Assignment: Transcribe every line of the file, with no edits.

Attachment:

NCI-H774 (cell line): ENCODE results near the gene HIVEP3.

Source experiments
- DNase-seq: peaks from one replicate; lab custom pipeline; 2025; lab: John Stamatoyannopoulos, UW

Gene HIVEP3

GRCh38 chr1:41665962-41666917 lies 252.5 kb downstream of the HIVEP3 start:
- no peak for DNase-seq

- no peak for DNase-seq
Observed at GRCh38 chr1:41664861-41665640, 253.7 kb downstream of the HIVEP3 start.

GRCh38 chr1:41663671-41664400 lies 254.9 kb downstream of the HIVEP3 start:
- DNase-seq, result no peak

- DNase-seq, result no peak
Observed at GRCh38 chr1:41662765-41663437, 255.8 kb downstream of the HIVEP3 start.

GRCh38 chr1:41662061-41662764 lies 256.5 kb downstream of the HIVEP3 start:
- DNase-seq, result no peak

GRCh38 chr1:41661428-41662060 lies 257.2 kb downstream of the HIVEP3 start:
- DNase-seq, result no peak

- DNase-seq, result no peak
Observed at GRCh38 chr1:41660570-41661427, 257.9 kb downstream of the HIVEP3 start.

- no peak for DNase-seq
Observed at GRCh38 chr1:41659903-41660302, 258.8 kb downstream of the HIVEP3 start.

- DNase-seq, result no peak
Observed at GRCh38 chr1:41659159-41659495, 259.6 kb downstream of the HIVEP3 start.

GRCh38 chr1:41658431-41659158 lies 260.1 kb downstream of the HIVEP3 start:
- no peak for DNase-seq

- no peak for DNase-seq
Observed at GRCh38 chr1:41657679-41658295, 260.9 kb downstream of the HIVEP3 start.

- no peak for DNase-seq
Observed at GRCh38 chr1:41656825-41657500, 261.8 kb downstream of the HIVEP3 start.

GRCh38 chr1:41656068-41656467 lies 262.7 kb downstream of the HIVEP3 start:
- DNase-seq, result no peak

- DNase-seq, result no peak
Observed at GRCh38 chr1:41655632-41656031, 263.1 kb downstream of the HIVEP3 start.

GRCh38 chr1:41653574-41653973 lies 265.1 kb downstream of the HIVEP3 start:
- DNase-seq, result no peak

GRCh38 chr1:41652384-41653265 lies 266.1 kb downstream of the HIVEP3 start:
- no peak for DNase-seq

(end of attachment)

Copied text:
NCI-H774 (cell line): ENCODE results near the gene HIVEP3.

Source experiments
- DNase-seq: peaks from one replicate; lab custom pipeline; 2025; lab: John Stamatoyannopoulos, UW

Gene HIVEP3

GRCh38 chr1:41665962-41666917 lies 252.5 kb downstream of the HIVEP3 start:
- no peak for DNase-seq

- no peak for DNase-seq
Observed at GRCh38 chr1:41664861-41665640, 253.7 kb downstream of the HIVEP3 start.

GRCh38 chr1:41663671-41664400 lies 254.9 kb downstream of the HIVEP3 start:
- DNase-seq, result no peak

- DNase-seq, result no peak
Observed at GRCh38 chr1:41662765-41663437, 255.8 kb downstream of the HIVEP3 start.

GRCh38 chr1:41662061-41662764 lies 256.5 kb downstream of the HIVEP3 start:
- DNase-seq, result no peak

GRCh38 chr1:41661428-41662060 lies 257.2 kb downstream of the HIVEP3 start:
- DNase-seq, result no peak

- DNase-seq, result no peak
Observed at GRCh38 chr1:41660570-41661427, 257.9 kb downstream of the HIVEP3 start.

- no peak for DNase-seq
Observed at GRCh38 chr1:41659903-41660302, 258.8 kb downstream of the HIVEP3 start.

- DNase-seq, result no peak
Observed at GRCh38 chr1:41659159-41659495, 259.6 kb downstream of the HIVEP3 start.

GRCh38 chr1:41658431-41659158 lies 260.1 kb downstream of the HIVEP3 start:
- no peak for DNase-seq

- no peak for DNase-seq
Observed at GRCh38 chr1:41657679-41658295, 260.9 kb downstream of the HIVEP3 start.

- no peak for DNase-seq
Observed at GRCh38 chr1:41656825-41657500, 261.8 kb downstream of the HIVEP3 start.

GRCh38 chr1:41656068-41656467 lies 262.7 kb downstream of the HIVEP3 start:
- DNase-seq, result no peak

- DNase-seq, result no peak
Observed at GRCh38 chr1:41655632-41656031, 263.1 kb downstream of the HIVEP3 start.

GRCh38 chr1:41653574-41653973 lies 265.1 kb downstream of the HIVEP3 start:
- DNase-seq, result no peak

GRCh38 chr1:41652384-41653265 lies 266.1 kb downstream of the HIVEP3 start:
- no peak for DNase-seq